Legislation sponsored by a New Jersey congressman that would have reimbursed states wanting to adopt voting safeguards before the November presidential election failed to win approval Tuesday in the U.S. House of Representatives.
The bill, dubbed the Emergency Assistance for Secure Elections Act of 2008, fell short of the two-thirds majority it needed to pass, even after clearing a House committee unanimously. The vote was 239-178 in favor, with all but two Democrats supporting it and all but 16 Republicans opposed.
The two Democrats who voted nay on H R 5036 were Reps. Dennis Kucinich and Nick Rahall. The 16 Republicans who voted in favor of the bill were Reps. Vern Buchanan, Steve Chabot, Tom Cole, Tom Davis, Charlie Dent, Lincoln Diaz-Balart, Mario Diaz-Balart, Jim Gerlach, Dean Heller, Tim Murphy, Marilyn Musgrave, Jon Porter, Jim Ramstad, Ileana Ros-Lehtinen, Chris Shays, and Chris Smith.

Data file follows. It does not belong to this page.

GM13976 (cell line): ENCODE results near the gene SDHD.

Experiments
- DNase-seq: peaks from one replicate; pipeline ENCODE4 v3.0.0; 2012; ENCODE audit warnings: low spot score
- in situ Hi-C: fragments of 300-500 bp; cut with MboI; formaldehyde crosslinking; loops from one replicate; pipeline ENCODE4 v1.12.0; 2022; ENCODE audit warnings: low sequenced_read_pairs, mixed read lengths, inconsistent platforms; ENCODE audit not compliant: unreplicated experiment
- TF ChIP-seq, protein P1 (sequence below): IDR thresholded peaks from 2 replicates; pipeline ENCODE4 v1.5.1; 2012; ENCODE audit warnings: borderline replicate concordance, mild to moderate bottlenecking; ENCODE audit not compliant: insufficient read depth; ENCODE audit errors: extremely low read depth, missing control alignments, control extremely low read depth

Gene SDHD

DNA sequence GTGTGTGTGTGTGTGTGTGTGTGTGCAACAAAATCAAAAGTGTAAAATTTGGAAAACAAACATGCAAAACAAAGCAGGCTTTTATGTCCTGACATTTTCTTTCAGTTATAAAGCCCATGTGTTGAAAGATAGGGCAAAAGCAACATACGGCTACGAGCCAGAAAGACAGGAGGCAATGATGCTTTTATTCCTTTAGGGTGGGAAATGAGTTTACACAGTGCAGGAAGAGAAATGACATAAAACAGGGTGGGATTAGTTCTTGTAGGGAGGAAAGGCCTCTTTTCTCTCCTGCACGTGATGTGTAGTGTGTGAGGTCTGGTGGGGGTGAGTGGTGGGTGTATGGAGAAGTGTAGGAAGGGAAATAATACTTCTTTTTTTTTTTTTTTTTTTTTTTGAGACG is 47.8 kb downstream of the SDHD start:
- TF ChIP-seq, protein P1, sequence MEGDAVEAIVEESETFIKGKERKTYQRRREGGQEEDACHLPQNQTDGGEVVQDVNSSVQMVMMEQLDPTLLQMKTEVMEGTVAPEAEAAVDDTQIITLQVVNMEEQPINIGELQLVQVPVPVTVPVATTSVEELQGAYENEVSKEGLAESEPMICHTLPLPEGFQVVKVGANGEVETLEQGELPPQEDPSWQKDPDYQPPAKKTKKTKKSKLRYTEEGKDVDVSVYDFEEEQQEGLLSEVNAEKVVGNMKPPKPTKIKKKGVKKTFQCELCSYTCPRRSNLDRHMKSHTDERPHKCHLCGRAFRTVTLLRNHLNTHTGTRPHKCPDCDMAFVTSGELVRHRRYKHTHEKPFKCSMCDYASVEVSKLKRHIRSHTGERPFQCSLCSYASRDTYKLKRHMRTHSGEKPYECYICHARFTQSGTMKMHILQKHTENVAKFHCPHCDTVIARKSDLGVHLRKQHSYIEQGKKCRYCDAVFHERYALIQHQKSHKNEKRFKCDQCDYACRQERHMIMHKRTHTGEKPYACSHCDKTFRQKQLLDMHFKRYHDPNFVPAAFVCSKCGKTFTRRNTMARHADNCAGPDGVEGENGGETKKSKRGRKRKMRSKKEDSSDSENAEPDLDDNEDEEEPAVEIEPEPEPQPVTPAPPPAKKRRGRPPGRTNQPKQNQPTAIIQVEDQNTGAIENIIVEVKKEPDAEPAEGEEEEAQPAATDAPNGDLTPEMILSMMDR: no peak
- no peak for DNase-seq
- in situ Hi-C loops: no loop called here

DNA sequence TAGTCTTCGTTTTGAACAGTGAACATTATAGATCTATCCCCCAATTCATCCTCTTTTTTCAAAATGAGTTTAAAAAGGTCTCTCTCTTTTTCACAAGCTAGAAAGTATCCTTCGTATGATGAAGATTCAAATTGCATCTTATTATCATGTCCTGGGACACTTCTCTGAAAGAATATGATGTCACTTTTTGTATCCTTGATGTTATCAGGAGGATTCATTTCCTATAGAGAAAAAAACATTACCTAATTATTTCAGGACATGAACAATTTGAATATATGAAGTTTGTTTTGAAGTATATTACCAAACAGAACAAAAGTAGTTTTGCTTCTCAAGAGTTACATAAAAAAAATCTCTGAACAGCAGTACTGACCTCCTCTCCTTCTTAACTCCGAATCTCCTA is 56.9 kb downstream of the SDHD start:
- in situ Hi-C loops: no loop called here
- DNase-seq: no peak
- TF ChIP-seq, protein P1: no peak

The bill would have allowed states and jurisdictions to be reimbursed by the federal government for converting to a paper ballot system, offering emergency paper ballots or conducting audits by hand counts.
The measure was designed to ensure that every vote is properly counted. Voters in all or parts of 20 states including New Jersey now cast ballots electronically without backup paper verification, according to the bill's sponsor, Rep. Rush Holt, D-N.J.
The bill would have provided reimbursements for states to provide voter-verified, audited balloting for the general election, but it would not have mandated standards for the states.